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NCAA: Making a Federal Case Out of Private Rules Violations


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In a Manhattan federal courtroom this past week, justice was done. The judge said so. The prosecutors said so. The media said so. Thus, it must be so.

As always, heroic federal prosecutors stepped in to rescue someone, this time being Oklahoma State University, which former assistant basketball coach Lamont Evans allegedly defrauded through his actions in recruiting basketball players by supposedly violating National Collegiate Athletics Association rules. Evans, who pleaded guilty to federal charges, will serve three months in federal prison and then may face deportation, since he is a foreign national living and working, or formerly working, in the USA. As I shall point out, Evans pleaded guilty to conspiring to engage in actions that are not prohibited by federal statutes and no one in the courtroom blinked, not the judge, not the prosecutors, not Evans’s legal representation, not the media, no one.

Matt Norlander, the CBS Sports reporter who wrote the story about the Evans sentencing, notes the following:

This is now fact: You can be found guilty of federal crimes while engaging in acts that violate NCAA rules. No one knows if we'll ever see something like this again, but the possibility of it happening will always be there.

Actually, he is wrong. In 2005, federal prosecutors in Memphis successfully prosecuted the late Logan Young, a booster for the University of Alabama, for federal “crimes” related to his attempt to help recruit a prominent athlete to Alabama. In that case, federal prosecutors convicted Young of illegally withdrawing money and crossing state lines in order to commit bribery — even though there was no federal bribery statute to break, and no one had charged Young with breaking Tennessee state bribery laws. Although the latest set of prosecutions aimed at assistant basketball coaches is the first set of federal prosecutions for alleged NCAA violations, this round is much more ominous, as it gives federal prosecutors the green light to continue down this road, and we can expect prosecutors to expand their reach.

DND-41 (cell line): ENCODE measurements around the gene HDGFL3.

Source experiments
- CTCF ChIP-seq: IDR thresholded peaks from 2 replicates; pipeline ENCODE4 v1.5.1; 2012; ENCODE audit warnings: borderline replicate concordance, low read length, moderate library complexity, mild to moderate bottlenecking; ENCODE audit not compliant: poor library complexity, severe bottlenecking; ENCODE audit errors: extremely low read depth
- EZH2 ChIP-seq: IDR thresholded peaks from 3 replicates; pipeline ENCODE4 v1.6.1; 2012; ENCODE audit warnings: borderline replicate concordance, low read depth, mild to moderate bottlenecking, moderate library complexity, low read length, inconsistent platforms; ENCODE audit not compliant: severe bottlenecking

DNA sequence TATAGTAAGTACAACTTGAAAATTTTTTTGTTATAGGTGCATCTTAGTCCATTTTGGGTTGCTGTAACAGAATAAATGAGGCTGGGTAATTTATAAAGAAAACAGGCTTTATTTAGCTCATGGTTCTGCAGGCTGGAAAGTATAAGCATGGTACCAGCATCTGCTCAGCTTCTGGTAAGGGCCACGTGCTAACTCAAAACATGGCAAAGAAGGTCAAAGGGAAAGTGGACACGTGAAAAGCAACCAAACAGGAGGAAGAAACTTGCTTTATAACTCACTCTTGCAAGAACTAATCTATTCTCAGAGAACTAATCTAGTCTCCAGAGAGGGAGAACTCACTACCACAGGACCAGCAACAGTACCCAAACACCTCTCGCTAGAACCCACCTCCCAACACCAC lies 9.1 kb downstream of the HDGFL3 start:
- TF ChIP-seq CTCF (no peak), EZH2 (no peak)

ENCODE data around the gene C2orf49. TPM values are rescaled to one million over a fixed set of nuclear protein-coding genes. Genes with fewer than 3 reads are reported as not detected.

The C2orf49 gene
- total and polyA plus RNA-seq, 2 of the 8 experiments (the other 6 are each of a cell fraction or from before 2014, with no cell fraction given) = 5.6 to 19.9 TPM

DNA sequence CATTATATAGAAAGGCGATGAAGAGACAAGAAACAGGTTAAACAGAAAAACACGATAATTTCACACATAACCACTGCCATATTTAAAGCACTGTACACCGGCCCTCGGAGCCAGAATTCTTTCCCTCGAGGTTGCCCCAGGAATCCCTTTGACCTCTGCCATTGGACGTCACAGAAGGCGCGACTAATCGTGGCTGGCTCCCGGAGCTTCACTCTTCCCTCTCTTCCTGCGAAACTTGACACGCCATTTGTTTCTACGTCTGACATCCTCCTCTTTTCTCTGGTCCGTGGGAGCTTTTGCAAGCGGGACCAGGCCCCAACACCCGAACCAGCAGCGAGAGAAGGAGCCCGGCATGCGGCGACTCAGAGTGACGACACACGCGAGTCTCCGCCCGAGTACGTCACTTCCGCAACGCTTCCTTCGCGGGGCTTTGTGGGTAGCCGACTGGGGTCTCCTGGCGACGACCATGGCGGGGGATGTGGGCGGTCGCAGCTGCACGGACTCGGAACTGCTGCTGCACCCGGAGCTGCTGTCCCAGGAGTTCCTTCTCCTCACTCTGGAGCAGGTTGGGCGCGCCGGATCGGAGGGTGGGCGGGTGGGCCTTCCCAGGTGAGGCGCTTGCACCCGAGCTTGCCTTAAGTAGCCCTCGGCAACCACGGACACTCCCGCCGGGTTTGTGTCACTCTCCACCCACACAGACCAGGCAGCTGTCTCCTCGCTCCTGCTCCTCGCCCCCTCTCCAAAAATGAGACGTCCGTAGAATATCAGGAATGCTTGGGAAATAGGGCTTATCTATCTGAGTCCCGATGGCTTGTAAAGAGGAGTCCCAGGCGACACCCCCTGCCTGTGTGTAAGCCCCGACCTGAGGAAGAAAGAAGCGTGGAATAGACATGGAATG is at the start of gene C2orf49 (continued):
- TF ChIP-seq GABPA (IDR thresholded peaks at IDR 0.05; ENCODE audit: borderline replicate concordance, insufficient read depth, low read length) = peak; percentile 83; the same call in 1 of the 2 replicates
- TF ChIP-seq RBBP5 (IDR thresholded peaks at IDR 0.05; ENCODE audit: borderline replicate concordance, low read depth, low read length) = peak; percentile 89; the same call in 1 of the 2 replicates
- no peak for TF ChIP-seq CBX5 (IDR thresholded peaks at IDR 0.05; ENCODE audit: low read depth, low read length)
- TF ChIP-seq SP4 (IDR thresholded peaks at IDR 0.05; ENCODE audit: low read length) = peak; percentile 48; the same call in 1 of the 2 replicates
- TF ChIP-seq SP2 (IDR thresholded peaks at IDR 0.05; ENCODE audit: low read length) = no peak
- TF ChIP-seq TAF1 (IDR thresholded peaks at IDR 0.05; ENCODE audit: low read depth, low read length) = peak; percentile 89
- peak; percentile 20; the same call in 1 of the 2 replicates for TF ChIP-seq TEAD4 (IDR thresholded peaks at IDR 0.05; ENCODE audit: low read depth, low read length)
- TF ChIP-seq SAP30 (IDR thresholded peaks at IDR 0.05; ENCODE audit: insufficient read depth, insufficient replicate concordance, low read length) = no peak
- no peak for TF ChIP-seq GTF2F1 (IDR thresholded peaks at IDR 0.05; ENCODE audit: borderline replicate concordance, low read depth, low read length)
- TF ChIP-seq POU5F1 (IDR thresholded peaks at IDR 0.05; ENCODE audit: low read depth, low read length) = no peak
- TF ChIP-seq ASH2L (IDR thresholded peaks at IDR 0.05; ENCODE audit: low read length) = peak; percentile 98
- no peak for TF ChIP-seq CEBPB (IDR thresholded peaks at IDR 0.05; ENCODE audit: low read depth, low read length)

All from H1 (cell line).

Norlander is wrong about something else, or at least he is misleading. These prosecutions are not the result of Congress passing statutes regarding the policing of NCAA violations; in fact, Congress never has officially addressed this legal category in either civil or criminal law. Furthermore, while Evans officially was charged with “conspiracy to commit bribery,” there is NO federal bribery statute. Instead, federal prosecutors took it upon themselves to use existing federal criminal law and apply it in new categories, including one that has no authentic legal basis, something that should set off alarms in the legal community. Unfortunately, few people have protested this new incursion publicly.

By these actions, federal prosecutors create de facto bills of attainder which the US Constitution forbids in Article I, Section 9. By refusing to enforce the Constitution, and by permitting federal prosecutors to break the law and endorsing their actions, US District Judge Edgardo Ramos has engaged in the kind of legal fraud that should immediately warrant his impeachment.


If there is fraud anywhere in this sorry affair, it is committed by federal prosecutors, defense attorneys, federal judges, and journalists. Federal prosecutors charge individuals with violations of private rules governing private organizations that are bundled into federal conspiracy laws alleging the breaking of non-existent statutes, creating illegal bills of attainder in the process; defense attorneys pressure their clients into pleading to such legal abominations; judges look the other way and sign off on these Rube Goldberg charges, and then journalists report these actions as though they had legal and moral legitimacy.

Unfortunately, people in the American media and the legal community are celebrating these actions as though they were major moral advancements of law. They are not. If putting people into prison and ruining their lives because they “broke” laws that didn’t exist (or “conspired” to break them) is a form of legal and moral progress, then the world truly is upside down and everything we knew to be true is a lie.

A shameful expansion and abuse of federal government power.  It needs to be stopped.  What do our resident GID legal professionals think of this practice?


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12 minutes ago, Impartial_Observer said:

Not sure if it applies in this specific case, but as I understand it:

If you violate NCAA rules, you are considered to be defrauding the institution for which you work. In this case,  the people of the state of Oklahoma. 

Sounds like the quite the loophole to allow the feds to bring government force to bear.  So is fraud always a federal level offense?


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